Influence of nighttime bathing on evening home blood pressure measurements

How long should the interval be after bathing?

Hiroshi Kawabe, Ikuo Saito

Research output: Contribution to journalArticle

28 Citations (Scopus)

Abstract

The Japanese Society of Hypertension has recommended that evening home blood pressure measurement be taken just before bedtime. In this study, to elucidate the influence of nighttime bathing on evening home blood pressure and heart rate, measurements were performed for 7 days using volunteers who were employees of a single company and who had no alcohol intake during the study period. We used data obtained from 158 subjects (78 males and 80 females; mean age, 41.6 years) whose evening data consisted of a combination of pre-bathing and post-bathing measurements. We divided the subjects into four groups according to the time interval from bathing: blood pressure was measured at 30 min after bathing in group I (n=40), at 31-60 min after bathing in group II (n=89), at 61-120 min after bathing in group III (n=74) and at more than 121 min after bathing in group IV (n=53). We evaluated the changes after bathing in each group. For all subjects combined, the evening home blood pressure measured after bathing (114.0±17.1/69.4±10.9 mmHg) was significantly lower than the value before bathing (116.3±17. 1/70.7±11.2 mmHg). However, there was no difference in heart rate. Both systolic and diastolic blood pressure after bathing in group I (109.1±15.2/ 66.3±10.8 mmHg) and II (112.0±15.2 /66.5±10.1 mmHg) were significantly lower than those before bathing (group I: 113.2±15.8/70.2±10.6 mmHg; group II: 115.2±15.8/69.3±10.3 mmHg), but these differences disappeared in group III and IV. On the other hand, there was no difference in heart rate after bathing in group I, II, or III, but group IV showed a slight but significant decrease after bathing (67.7±10.0→65.8±10.7 beats/min). In conclusion, if evening home blood pressure is to be measured after bathing, subjects should be instructed to wait more than 60 min after bathing before performing the measurement in order to eliminate the depressor effect of bathing.

Original languageEnglish
Pages (from-to)129-133
Number of pages5
JournalHypertension Research
Volume29
Issue number3
DOIs
Publication statusPublished - 2006 Mar

Fingerprint

Blood Pressure
Heart Rate
Volunteers
Alcohols
Hypertension

Keywords

  • Bathing
  • Evening home blood pressure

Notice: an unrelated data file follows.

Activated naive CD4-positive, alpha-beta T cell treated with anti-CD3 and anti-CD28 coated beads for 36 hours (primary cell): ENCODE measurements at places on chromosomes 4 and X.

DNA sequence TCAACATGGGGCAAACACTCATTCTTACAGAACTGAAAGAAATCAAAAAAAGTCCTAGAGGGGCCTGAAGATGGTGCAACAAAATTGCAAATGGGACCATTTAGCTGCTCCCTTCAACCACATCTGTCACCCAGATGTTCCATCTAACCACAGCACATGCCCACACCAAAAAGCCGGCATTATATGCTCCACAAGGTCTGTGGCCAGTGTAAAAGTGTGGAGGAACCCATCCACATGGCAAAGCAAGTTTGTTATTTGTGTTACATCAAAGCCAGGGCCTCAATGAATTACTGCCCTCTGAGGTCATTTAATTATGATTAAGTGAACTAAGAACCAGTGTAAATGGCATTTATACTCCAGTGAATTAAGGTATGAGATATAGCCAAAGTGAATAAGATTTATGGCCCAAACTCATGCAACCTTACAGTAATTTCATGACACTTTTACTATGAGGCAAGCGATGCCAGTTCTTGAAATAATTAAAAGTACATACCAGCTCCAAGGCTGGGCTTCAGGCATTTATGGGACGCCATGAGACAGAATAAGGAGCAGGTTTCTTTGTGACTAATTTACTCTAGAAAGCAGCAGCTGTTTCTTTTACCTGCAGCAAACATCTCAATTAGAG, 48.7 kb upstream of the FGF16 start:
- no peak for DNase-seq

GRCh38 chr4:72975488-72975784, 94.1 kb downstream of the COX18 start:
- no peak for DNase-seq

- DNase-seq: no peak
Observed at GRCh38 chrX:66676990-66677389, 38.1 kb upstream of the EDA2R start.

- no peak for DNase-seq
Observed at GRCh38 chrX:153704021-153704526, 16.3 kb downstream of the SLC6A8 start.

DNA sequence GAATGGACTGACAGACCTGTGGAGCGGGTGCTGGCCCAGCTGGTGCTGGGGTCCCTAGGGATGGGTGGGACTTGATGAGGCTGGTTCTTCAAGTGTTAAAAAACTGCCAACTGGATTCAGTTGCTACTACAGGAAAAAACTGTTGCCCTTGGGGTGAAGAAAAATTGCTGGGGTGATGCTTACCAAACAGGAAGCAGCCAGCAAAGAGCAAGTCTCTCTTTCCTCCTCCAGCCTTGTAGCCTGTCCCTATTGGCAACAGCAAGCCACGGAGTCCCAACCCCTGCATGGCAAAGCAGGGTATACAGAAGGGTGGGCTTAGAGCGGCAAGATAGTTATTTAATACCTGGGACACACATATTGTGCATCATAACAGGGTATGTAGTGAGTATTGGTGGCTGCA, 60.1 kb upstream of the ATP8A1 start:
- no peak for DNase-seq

• Heart rate

ASJC Scopus subject areas

  • Internal Medicine

Cite this

Influence of nighttime bathing on evening home blood pressure measurements : How long should the interval be after bathing? / Kawabe, Hiroshi; Saito, Ikuo.

In: Hypertension Research, Vol. 29, No. 3, 03.2006, p. 129-133.

Research output: Contribution to journalArticle

@article{a01a3280d66d4c298a4913703c46fd3e,
title = "Influence of nighttime bathing on evening home blood pressure measurements: How long should the interval be after bathing?",
abstract = "The Japanese Society of Hypertension has recommended that evening home blood pressure measurement be taken just before bedtime. In this study, to elucidate the influence of nighttime bathing on evening home blood pressure and heart rate, measurements were performed for 7 days using volunteers who were employees of a single company and who had no alcohol intake during the study period. We used data obtained from 158 subjects (78 males and 80 females; mean age, 41.6 years) whose evening data consisted of a combination of pre-bathing and post-bathing measurements. We divided the subjects into four groups according to the time interval from bathing: blood pressure was measured at 30 min after bathing in group I (n=40), at 31-60 min after bathing in group II (n=89), at 61-120 min after bathing in group III (n=74) and at more than 121 min after bathing in group IV (n=53). We evaluated the changes after bathing in each group. For all subjects combined, the evening home blood pressure measured after bathing (114.0±17.1/69.4±10.9 mmHg) was significantly lower than the value before bathing (116.3±17. 1/70.7±11.2 mmHg). However, there was no difference in heart rate. Both systolic and diastolic blood pressure after bathing in group I (109.1±15.2/ 66.3±10.8 mmHg) and II (112.0±15.2 /66.5±10.1 mmHg) were significantly lower than those before bathing (group I: 113.2±15.8/70.2±10.6 mmHg; group II: 115.2±15.8/69.3±10.3 mmHg), but these differences disappeared in group III and IV. On the other hand, there was no difference in heart rate after bathing in group I, II, or III, but group IV showed a slight but significant decrease after bathing (67.7±10.0→65.8±10.7 beats/min). In conclusion, if evening home blood pressure is to be measured after bathing, subjects should be instructed to wait more than 60 min after bathing before performing the measurement in order to eliminate the depressor effect of bathing.",